Don't bid ... negotiate!

Nov. 1, 2010
To all proponents of competitive bidding as the best way to price a dental project, we say, "Not so!"

For more on this topic, go to and search using the following key words: dental office design, bidding, negotiate, Dr. Jeff Carter, Pat Carter.

To all proponents of competitive bidding as the best way to price a dental project, we say, "Not so!" It is time to expose this presumption for its shortcomings and reinforce how you get the best value for a quality project through negotiated pricing. For every client we work with and for most dentists reading this, you want to be sure you have these five things when building your project:
  • Confidence that you have the best general contractor (GC) for your project
  • Great quality craftsmanship for a fair price
  • Minimal or no change orders (see our column in the July 2010 issue of Dental Economics®)
  • Your project built as designed (not morphed during construction)
  • Cooperation between your design and construction team
How you price your project significantly impacts these expectations. Let's compare two pricing options: competitive bidding vs. negotiation.

The 'best' general contractor for your project

Bidding: Your GC selection is based on the lowest price submitted, not on any other qualification. You don't know how your GC got to the lowest number because you don't see a pricing breakdown. Your assumption is that all GCs are the same, and you want the one who is willing to do the job for less. If you need to, you can only reduce the bid price by removing something from your project, and removals are never deducted at full value. You decide to build at the low bid or with things "removed." You sign a bid contract.

Negotiation: You select the GC following an interview geared to a number of project qualifications, including expected overhead and profit. You select your GC based on identifiable advantages over other GCs whom you and your design team interview. Your GC's pricing is submitted with a full breakdown of all subcontractor bids. If needed, cost reductions are discussed, referencing the exposed pricing and may include choosing a lower sub bid, changing a finish, or clarifying design intent. All reductions are negotiated until you arrive at an agreeable final cost. You sign a negotiated contract.

Great quality, for minimal or NO change orders

Bidding: That is your hope. Your "lowest price" GC will build what is in your drawings. Anything not included is a change order (CO) triggered by a GC driven to recoup dollars lost when competing for your project. The less thorough your drawings, the more your exposure to change orders. Your project will probably fit the typical bidding scenario: 20% to 25% CO "adds" by completion.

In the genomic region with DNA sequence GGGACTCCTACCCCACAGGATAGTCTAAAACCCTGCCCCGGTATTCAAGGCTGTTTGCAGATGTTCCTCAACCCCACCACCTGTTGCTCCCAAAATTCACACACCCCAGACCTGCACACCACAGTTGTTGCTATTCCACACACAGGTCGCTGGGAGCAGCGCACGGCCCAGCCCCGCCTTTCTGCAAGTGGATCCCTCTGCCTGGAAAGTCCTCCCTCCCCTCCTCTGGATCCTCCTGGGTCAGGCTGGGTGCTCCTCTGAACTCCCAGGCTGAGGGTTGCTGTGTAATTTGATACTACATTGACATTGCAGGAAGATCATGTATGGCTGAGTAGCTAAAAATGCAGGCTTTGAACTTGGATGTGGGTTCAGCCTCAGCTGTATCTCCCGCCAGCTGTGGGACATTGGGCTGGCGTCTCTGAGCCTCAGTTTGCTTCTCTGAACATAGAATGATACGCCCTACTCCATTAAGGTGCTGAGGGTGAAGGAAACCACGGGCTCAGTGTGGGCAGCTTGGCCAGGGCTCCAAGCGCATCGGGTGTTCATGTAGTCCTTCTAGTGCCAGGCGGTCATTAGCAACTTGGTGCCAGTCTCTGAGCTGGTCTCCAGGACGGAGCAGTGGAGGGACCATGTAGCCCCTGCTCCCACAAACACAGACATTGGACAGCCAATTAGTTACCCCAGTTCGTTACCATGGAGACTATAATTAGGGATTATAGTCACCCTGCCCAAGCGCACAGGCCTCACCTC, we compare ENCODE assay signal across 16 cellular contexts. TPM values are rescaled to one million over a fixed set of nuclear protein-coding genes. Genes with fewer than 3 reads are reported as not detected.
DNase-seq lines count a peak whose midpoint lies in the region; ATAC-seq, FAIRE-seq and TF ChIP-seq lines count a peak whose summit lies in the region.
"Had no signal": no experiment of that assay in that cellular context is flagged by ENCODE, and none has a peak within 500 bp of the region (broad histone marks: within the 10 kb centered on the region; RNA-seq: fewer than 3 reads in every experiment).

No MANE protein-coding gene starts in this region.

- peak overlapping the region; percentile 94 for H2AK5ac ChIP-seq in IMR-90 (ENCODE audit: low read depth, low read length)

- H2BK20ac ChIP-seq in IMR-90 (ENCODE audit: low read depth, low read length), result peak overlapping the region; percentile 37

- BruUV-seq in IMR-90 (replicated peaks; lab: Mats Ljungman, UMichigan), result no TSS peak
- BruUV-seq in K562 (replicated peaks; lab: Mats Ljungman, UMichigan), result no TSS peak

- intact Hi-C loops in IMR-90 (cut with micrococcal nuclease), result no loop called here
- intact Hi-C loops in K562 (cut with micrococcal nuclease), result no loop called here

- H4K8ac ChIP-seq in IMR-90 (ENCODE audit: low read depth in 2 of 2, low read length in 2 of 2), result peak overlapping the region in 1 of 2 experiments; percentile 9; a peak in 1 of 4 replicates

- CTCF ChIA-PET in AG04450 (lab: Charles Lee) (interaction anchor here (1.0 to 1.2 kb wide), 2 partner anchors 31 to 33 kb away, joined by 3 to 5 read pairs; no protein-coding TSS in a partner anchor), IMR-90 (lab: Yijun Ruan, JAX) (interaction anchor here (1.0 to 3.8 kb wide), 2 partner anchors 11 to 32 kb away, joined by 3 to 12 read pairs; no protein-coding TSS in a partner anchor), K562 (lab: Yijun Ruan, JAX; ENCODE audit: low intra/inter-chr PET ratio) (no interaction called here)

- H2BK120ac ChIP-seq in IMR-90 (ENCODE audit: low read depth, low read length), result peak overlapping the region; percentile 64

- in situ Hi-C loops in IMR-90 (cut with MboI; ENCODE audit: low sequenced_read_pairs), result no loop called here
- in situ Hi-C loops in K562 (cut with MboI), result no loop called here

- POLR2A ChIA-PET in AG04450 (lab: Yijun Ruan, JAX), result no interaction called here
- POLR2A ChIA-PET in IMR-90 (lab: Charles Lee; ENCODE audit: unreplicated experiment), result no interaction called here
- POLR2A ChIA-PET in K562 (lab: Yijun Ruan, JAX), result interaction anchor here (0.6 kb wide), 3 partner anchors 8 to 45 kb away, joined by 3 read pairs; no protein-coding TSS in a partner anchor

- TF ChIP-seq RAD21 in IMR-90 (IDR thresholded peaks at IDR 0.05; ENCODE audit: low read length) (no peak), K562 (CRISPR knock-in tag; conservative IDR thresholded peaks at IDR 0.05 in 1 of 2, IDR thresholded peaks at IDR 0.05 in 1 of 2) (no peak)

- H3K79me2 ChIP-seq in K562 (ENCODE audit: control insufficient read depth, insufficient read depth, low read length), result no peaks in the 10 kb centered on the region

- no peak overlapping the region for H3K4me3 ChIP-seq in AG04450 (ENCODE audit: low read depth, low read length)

Negotiation: That is the expectation. All sub pricing was reviewed, adjusted, and selected. Discrepancies were identified and clarified. The GC's overhead, profit, and costs to run your project were established during the negotiation process. You will see the subcontractor's bid for any changes that occur during construction. Your GC is being compensated fairly and is not driven to recoup lost money; rather, he or she is incentivized by your referral for completing the project on time and within budget. Typical change orders on our negotiated projects: 0 to 5%.

Built as designed by a cooperative design and construction team

Bidding: Your project is being built by a GC who has priced it at its lowest "interpretation." Pricing was not a dialogue, but a bottom-line declaration. With no access to pricing, your design team is limited to holding the GC accountable to the drawings and clarifying your design intent. The GC will build what is in the drawings and will charge more for everything else.

Negotiation: Your project is being built by a team that has openly discussed your project's pricing to get to an agreed-upon final price. That dialogue required cooperation - the design team clarifying design intent and the GC seeking competitive pricing so he or she can build the project. A successful negotiation includes a multitude of agreements up front about what is in the project and, by its very nature, promotes cooperation during construction of your project.

Bidding works for simple structures and GCs with decent building skills. As projects get more complex, the advantages of bidding are lost. Dental offices are complex - functionally and often esthetically. Quality construction at a fair price by a qualified GC requires dialogue between a design and construction team. That is negotiation. Don't bid ... negotiate!

Jeff Carter, DDS, and Pat Carter, IIDA, are owners of PDG- Practice Design Group. Located in Buda, Texas, PDG offers a full range of design and consulting services to dentists nationwide. For information, call (800) 511-7110 or visit

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